Threat of 'fraud tourism' driving up customer premiums, claims Aviva
Increased levels of fraudulent claims, compensation payouts and legal costs are having a "direct impact" on all consumer premiums at Aviva, the insurance giant has said.
Aviva also said that the level of awards handed down in Ireland had made the country very attractive for "fraud tourism".
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"These costs are unfortunately passed on to consumers through higher insurance premiums as a result," it said.
In a letter to a customer complaining of an increased premium, the company said that it was "trading and underwriting cautiously" in order to ensure it had enough funds to meet claims in the future.
"Due to the large volume of claims, including an increase in fraudulent claims, and an increase in compensation and legal costs, these factors have a direct impact on all customers' policies," Aviva said in the letter. It added that it had "invested significant resources" to stem the growth in the level of fraudulent claims.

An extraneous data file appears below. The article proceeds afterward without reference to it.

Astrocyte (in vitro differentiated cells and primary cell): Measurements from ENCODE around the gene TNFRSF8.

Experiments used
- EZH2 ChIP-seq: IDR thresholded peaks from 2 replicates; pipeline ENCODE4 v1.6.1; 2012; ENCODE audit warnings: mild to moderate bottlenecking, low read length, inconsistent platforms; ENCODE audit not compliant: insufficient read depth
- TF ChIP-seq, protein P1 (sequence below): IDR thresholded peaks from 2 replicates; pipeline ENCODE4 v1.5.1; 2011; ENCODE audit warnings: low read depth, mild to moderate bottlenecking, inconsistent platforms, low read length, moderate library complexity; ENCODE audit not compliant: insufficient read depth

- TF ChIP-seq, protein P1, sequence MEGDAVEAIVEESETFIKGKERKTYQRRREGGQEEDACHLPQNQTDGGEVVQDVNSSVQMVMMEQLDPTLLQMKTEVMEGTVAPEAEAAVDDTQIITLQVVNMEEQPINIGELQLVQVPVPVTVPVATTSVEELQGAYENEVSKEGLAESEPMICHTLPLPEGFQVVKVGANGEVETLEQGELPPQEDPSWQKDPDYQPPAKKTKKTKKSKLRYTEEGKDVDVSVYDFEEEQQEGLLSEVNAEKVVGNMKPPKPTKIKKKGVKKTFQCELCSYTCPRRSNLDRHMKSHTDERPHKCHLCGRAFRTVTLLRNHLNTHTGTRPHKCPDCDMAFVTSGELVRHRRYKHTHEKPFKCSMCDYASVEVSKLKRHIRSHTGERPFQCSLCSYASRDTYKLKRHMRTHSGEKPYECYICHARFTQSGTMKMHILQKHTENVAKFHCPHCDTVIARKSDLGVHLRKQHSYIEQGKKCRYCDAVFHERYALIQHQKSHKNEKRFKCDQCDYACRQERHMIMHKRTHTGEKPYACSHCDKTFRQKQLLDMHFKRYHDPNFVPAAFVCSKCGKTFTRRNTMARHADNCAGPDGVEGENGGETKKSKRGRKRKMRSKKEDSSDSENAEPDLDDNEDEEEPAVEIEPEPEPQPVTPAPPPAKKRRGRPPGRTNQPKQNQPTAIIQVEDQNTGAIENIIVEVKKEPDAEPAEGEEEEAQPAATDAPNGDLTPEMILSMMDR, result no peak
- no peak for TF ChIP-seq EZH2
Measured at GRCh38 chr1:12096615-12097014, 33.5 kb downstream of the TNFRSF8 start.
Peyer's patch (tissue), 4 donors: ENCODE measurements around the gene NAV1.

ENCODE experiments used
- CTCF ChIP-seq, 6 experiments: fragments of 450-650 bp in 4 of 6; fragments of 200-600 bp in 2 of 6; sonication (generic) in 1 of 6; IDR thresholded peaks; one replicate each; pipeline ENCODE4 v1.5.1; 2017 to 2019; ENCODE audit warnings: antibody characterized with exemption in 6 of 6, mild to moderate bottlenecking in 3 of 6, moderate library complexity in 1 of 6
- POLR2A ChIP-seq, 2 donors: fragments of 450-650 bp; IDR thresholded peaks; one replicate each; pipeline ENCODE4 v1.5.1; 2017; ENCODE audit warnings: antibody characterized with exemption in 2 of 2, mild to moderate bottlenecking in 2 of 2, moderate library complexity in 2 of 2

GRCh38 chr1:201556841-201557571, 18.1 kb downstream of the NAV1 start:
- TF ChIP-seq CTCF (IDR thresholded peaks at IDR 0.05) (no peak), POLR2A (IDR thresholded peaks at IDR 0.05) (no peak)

"This includes a team of approximately 40 staff and a network of 50 retired Gardaí contracted to work with us, all of whom are dedicated to identifying and fighting fraud," the company said in a statement. "Where we suspect or have determined that a claim is fraudulent, we will fight that claim, up to and including in the courts. While the costs to do this are significant, we believe it is the right thing to do for our customers."
The statement follows a week where Axa, Allianz and FBD, the country's top insurers, were grilled before the Oireachtas finance committee.
Sinn Féin's Pearse Doherty alleged that the industry is using the issue of exaggerated claims as an excuse to push up premiums.
Sunday Indo Business